20 August 2010
Note, August 20 2011: One year ago I posted this, to mark the one year anniversary of al-Megrahi's release. Two years on, he's still alive as Libya is murdered over rumors (like sniping children, "bombing his own people," etc.), and people are still mad about what Libya's "gotten away with." Anyway, this day marks another one of shame in the long and sad history of the grinding down of Libya and its people. Mr. al-Megrahi flew home permanently guilty. The events of Agust two years ago explain how. We know why. The saga starts, as I told it a year ago, on August 3. That post is below, and links carry one through the sickening process from there.
Note, Oct. 16: I just noticed again that August 20, that fatefully two-year anniversary, was the start date of the final rebel push on Tripoli that seemed to succeed in only two days. Uncanny timing, that.
<< Previous: 19 August
One year ago today Kenny MacAskill announced and enacted the decision he made the previous day - to release Abdelbaset al Megrahi to his native Libya. At midday the BBC announced:
[Megrahi] will be flown home to Tripoli from Glasgow this afternoon following an announcement by Justice Secretary Kenny MacAskill. ... A spokesman for the administration insisted the decision had been reached "on the basis of clear evidence and on no other factors.The promised appeearance came across the airwaves an hour later, at 1300 BST, from the Scottish Government's ministerial headquarters in Edinburgh. MacAskill was in top form, explaining the decision with flourishes like "compassion and mercy are about upholding the beliefs that we seek to live by, remaining true to our values as a people..." It droned on for a bit.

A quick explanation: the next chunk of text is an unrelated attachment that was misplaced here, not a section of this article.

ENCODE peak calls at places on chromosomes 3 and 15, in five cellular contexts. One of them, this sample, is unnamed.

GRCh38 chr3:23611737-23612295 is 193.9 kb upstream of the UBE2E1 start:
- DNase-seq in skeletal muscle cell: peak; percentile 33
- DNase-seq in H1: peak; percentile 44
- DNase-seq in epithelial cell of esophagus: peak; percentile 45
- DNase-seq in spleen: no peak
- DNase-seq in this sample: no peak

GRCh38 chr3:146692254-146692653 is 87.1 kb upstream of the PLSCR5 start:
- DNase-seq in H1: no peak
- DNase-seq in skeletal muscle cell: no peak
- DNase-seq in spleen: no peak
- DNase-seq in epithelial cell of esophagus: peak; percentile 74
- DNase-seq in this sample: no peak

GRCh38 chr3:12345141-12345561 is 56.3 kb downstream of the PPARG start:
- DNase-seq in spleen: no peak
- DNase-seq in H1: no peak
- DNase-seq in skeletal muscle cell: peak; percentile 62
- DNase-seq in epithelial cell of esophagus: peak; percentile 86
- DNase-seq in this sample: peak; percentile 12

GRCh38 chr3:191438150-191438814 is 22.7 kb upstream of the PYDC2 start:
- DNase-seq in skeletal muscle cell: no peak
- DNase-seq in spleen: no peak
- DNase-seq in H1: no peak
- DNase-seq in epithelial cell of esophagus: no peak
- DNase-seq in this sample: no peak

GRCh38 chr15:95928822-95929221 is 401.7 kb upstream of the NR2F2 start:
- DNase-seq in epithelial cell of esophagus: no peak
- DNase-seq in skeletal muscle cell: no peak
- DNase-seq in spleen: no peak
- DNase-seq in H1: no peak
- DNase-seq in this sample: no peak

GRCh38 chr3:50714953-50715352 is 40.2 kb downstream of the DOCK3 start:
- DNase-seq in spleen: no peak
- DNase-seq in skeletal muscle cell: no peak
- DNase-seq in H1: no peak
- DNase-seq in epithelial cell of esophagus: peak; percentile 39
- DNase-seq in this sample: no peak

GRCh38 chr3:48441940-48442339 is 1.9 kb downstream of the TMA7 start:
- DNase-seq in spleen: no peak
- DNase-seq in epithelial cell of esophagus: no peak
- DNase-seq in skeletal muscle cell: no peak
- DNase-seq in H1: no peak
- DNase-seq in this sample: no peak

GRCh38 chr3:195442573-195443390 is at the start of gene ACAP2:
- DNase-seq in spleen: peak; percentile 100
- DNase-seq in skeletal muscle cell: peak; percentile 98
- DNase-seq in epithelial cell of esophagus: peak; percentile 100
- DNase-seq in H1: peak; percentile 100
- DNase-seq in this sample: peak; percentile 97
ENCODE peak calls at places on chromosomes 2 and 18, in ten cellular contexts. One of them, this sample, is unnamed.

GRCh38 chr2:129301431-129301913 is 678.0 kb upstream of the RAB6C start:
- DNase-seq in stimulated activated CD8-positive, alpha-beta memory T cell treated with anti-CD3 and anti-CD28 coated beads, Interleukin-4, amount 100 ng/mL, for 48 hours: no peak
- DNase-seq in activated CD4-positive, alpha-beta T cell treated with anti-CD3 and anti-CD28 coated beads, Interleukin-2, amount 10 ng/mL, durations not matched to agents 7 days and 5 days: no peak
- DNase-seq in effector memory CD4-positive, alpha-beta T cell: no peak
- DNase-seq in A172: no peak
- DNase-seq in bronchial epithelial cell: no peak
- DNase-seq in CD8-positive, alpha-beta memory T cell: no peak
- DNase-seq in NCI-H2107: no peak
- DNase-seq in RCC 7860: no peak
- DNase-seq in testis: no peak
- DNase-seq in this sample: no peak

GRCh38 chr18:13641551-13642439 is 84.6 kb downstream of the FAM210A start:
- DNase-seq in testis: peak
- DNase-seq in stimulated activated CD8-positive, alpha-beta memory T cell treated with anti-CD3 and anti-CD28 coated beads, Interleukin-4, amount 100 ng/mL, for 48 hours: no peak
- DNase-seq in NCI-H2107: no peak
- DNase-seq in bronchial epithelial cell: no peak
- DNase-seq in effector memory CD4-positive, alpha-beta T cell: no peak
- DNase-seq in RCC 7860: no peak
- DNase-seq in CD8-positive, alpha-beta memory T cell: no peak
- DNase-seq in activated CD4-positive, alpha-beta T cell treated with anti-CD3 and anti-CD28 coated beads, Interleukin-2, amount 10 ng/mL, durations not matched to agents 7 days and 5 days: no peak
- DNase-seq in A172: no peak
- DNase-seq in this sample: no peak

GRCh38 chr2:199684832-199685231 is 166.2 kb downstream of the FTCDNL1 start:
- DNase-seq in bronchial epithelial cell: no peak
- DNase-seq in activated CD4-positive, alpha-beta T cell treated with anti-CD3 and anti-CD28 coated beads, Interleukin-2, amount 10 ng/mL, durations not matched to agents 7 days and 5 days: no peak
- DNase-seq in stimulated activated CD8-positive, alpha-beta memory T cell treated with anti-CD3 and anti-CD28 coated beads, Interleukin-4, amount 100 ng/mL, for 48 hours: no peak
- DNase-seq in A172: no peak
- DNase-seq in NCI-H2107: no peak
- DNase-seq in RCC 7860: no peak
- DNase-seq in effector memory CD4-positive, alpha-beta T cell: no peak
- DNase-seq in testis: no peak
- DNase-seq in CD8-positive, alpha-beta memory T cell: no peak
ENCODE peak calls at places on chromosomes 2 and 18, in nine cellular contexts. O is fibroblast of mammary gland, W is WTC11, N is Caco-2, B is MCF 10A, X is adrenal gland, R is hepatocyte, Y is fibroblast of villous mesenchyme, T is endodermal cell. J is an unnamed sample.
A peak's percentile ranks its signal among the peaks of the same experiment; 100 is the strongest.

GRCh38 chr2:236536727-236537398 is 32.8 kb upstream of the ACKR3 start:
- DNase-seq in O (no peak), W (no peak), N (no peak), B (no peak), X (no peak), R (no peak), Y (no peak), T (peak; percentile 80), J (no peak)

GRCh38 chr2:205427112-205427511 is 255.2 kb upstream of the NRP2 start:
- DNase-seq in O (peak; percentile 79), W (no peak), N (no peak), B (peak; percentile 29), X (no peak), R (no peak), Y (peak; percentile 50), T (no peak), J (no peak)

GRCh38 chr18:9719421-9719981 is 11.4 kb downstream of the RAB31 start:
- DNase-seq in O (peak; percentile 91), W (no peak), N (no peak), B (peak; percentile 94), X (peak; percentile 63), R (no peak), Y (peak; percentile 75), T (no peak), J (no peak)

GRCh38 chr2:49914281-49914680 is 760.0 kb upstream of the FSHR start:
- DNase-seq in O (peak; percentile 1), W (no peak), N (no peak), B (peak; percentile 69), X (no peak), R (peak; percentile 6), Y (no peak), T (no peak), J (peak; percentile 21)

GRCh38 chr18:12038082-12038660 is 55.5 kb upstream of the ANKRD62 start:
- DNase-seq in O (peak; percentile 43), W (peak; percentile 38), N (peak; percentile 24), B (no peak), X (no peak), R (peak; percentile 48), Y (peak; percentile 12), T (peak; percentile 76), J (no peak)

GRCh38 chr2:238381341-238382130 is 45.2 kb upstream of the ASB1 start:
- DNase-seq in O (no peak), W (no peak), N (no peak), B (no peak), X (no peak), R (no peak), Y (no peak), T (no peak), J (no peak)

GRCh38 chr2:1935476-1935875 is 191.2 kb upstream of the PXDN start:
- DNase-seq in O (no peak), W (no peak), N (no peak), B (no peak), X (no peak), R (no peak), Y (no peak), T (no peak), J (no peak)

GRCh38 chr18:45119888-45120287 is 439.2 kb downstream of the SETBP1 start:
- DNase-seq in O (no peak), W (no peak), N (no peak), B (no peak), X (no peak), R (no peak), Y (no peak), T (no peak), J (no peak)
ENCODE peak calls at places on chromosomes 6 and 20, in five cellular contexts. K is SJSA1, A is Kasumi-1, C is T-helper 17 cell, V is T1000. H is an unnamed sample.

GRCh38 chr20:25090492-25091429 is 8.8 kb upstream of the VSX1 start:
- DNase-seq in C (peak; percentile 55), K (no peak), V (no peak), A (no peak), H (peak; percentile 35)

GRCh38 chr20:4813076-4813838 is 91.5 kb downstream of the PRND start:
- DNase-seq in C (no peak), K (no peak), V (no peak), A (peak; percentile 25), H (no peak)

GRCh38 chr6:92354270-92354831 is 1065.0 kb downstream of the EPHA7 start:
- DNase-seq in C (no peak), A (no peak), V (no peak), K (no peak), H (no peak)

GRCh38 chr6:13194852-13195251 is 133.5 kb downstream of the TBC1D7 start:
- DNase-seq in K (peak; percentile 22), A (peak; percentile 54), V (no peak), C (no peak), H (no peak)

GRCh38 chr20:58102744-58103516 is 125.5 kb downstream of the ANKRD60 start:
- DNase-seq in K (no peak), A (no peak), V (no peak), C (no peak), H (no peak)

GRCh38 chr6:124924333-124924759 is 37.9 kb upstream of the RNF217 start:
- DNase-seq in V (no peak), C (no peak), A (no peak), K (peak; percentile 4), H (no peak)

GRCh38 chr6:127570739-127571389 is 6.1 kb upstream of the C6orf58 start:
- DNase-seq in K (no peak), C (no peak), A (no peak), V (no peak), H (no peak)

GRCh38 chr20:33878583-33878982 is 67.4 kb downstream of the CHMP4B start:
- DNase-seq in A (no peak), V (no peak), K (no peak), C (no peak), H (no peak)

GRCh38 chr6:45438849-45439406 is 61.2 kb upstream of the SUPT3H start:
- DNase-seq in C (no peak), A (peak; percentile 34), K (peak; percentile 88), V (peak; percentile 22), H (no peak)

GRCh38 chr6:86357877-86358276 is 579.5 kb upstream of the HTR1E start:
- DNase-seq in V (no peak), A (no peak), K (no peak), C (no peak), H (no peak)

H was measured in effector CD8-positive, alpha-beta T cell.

Another BBC story later in the day explained what came next:
A police convoy left Greenock Prison, where Megrahi was serving his sentence, just an hour after the announcement of his release was made.With a white scarf across his face to protect from infection, Megrahi labored up the ramp, looking like a human white flag of surrender flapping in the breeze. The colorful Libyan jet took off at 1530 BST, just two-and-a-half hours after MacAskill first opened his mouth to explain. It muscled up into the sky, away from Glasgow, and banked south towards home.
It was greeting by angry jeers from a small group of local residents.
Megrahi was taken to Glasgow Airport where he boarded an Afriqiyah Airways Airbus plane bound for Tripoli, wearing a white track suit and clutching his prison release papers.
That was hardly the end of the story, but it is the end of this series of articles.